It’s kinda like

As seasons change, some agricultural commodities become scarce — but growers still have contracts to fulfill. If these growers can’t fulfill orders with their own crops, they purchase what they need from another grower, and then pack shipments using their own label. Same thing holds true with ecommerce.

You also might hear

drop shipping


Merchant account

A merchant account lets ecommerce merchants accept payments, typically in the form of credit or debit card transactions. While you enroll through a bank, these accounts often include a third party that processes payments. Due to the sensitive nature of date transferred via merchant accounts, enrollment requires you follow specific rules for privacy and security.

It’s kinda like

Banks have always offered accounts specifically for businesses. Early on, the advantages included more effective management of records and taxes. Today in the digital age, new types of accounts address the needs of online businesses.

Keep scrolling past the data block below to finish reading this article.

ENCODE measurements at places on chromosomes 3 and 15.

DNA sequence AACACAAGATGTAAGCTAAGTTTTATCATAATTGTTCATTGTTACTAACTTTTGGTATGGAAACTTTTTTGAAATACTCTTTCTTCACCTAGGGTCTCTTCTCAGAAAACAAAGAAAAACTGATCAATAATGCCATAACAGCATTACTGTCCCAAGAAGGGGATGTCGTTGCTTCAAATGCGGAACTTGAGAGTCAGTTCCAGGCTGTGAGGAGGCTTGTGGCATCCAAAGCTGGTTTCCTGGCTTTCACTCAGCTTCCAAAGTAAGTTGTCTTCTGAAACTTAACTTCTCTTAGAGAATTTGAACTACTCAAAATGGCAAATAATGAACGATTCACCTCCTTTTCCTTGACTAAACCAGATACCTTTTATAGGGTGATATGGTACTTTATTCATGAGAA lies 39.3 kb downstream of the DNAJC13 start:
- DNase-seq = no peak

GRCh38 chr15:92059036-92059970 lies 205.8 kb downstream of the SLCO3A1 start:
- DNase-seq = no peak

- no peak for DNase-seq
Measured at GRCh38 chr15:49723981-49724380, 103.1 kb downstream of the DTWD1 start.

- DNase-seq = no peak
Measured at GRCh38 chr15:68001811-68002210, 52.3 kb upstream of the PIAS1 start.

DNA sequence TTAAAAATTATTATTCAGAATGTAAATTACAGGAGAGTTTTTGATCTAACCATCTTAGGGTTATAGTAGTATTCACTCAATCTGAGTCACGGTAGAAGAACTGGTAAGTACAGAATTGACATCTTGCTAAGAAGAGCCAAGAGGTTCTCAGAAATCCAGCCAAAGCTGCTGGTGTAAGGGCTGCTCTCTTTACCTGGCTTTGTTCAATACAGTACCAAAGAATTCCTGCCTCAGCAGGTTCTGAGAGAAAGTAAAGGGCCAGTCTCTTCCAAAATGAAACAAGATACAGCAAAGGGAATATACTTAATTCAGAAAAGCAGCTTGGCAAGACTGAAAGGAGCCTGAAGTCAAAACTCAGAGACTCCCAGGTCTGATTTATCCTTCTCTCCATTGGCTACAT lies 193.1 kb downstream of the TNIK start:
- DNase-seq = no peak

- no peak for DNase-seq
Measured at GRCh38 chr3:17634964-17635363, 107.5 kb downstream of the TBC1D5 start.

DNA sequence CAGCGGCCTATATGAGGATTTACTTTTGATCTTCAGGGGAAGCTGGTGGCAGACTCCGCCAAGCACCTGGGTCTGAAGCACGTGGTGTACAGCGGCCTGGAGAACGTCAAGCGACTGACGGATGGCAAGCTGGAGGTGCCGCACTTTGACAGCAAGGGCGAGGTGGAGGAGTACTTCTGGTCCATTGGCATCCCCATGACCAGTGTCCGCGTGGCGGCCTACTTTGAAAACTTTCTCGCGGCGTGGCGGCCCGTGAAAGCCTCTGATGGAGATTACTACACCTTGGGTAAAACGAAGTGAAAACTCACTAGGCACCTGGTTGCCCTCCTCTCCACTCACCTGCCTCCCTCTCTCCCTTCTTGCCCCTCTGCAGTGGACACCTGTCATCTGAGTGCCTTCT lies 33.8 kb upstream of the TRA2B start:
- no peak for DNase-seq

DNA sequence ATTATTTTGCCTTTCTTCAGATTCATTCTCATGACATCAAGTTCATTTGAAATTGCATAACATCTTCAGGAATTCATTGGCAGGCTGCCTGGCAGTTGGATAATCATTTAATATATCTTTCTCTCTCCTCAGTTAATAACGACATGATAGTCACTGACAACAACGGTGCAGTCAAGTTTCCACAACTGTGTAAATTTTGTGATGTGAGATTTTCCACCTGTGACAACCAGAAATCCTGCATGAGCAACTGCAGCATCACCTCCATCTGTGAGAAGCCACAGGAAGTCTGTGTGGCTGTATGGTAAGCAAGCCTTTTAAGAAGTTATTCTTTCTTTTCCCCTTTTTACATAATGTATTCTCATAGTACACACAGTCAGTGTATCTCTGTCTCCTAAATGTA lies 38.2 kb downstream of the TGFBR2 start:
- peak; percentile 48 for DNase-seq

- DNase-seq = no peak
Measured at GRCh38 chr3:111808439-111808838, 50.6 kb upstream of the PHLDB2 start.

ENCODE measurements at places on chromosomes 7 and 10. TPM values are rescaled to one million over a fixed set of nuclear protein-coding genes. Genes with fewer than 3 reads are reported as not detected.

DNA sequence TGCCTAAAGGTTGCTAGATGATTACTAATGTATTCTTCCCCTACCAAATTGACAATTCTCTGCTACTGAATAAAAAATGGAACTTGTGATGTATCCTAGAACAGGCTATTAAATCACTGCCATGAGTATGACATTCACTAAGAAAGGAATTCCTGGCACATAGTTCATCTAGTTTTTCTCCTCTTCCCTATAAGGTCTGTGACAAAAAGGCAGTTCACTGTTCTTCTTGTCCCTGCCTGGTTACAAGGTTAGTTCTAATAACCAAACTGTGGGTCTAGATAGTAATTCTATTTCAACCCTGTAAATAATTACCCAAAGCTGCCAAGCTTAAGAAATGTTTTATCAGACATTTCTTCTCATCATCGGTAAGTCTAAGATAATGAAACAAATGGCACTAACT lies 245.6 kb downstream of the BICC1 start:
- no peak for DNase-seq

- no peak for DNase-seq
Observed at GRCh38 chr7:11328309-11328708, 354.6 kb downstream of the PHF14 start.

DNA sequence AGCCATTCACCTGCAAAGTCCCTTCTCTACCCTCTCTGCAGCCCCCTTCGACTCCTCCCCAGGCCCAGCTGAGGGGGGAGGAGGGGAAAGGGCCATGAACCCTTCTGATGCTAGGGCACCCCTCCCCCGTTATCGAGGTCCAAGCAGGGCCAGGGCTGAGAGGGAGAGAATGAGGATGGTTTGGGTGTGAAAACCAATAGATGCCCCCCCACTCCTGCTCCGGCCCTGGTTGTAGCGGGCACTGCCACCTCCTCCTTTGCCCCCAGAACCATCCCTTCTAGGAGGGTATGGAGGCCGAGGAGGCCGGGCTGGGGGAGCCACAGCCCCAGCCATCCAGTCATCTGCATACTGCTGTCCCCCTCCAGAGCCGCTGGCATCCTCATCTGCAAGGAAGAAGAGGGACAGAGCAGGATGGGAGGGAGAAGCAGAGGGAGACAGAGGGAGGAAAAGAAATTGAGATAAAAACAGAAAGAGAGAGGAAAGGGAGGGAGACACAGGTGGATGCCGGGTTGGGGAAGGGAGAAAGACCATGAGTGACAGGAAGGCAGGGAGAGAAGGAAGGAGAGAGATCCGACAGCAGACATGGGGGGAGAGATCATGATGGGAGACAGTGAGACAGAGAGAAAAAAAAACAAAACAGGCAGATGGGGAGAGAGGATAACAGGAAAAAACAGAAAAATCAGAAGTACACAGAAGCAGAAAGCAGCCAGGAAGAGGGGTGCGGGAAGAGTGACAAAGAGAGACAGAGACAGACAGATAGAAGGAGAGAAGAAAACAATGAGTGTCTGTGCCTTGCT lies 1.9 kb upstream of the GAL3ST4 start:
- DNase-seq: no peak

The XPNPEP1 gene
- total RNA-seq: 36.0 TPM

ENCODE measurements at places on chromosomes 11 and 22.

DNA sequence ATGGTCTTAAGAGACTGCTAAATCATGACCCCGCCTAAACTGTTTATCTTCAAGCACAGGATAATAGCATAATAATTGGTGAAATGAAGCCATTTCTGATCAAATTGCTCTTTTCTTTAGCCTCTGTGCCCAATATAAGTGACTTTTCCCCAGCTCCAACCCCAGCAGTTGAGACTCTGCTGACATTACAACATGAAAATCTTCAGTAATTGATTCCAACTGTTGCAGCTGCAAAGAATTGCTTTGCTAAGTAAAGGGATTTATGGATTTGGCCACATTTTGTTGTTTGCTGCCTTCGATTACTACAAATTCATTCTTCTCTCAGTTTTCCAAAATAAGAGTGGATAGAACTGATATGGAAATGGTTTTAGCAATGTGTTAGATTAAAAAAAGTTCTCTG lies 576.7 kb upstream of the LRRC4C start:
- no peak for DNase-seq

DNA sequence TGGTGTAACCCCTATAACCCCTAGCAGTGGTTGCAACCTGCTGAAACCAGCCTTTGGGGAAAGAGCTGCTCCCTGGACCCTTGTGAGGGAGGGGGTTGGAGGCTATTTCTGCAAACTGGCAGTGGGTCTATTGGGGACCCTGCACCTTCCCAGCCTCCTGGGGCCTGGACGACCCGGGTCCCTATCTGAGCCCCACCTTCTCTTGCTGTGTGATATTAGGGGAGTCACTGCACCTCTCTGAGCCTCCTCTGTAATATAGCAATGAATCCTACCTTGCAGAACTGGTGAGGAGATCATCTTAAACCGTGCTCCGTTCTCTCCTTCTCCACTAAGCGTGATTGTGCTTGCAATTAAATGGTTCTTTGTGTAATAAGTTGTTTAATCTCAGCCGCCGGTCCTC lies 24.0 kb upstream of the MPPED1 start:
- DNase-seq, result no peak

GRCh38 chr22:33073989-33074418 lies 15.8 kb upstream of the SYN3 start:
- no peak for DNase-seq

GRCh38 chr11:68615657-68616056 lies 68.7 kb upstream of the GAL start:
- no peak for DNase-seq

You also might hear

payment gateway, payment processor


Product attributes

Product attributes are specific characteristics like the size and color of clothing, the type of operating system used by a phone or computer, or the logos that adorn sports gear. With an online store, defining product attributes lets shoppers more quickly find what they’re looking for. But it’s important to strike a balance — too many or irrelevant attributes will clutter a shopping experience, while too few makes searching difficult.

It’s kinda like

When you go to large department stores, you’ll see signs directing you to specific products like children’s swimwear or men’s shoes. Product attributes do the same thing, letting shoppers find their desired products at a glance.

You also might hear

configurable, filters, menus, categories


Shopping cart

In ecommerce, a shopping cart is the part of a website that lets visitors select and purchase products. On websites that aren’t solely focused on ecommerce, the term shopping cart can refer to an application that allows visitors to make purchases.

It’s kinda like

It’s pretty much like an analog shopping cart, actually. You push it around as you shop, drop stuff in it, and then pay for everything once you’re done.

You also might hear

shopping cart abandonment, cross sell, upsell, shipping methods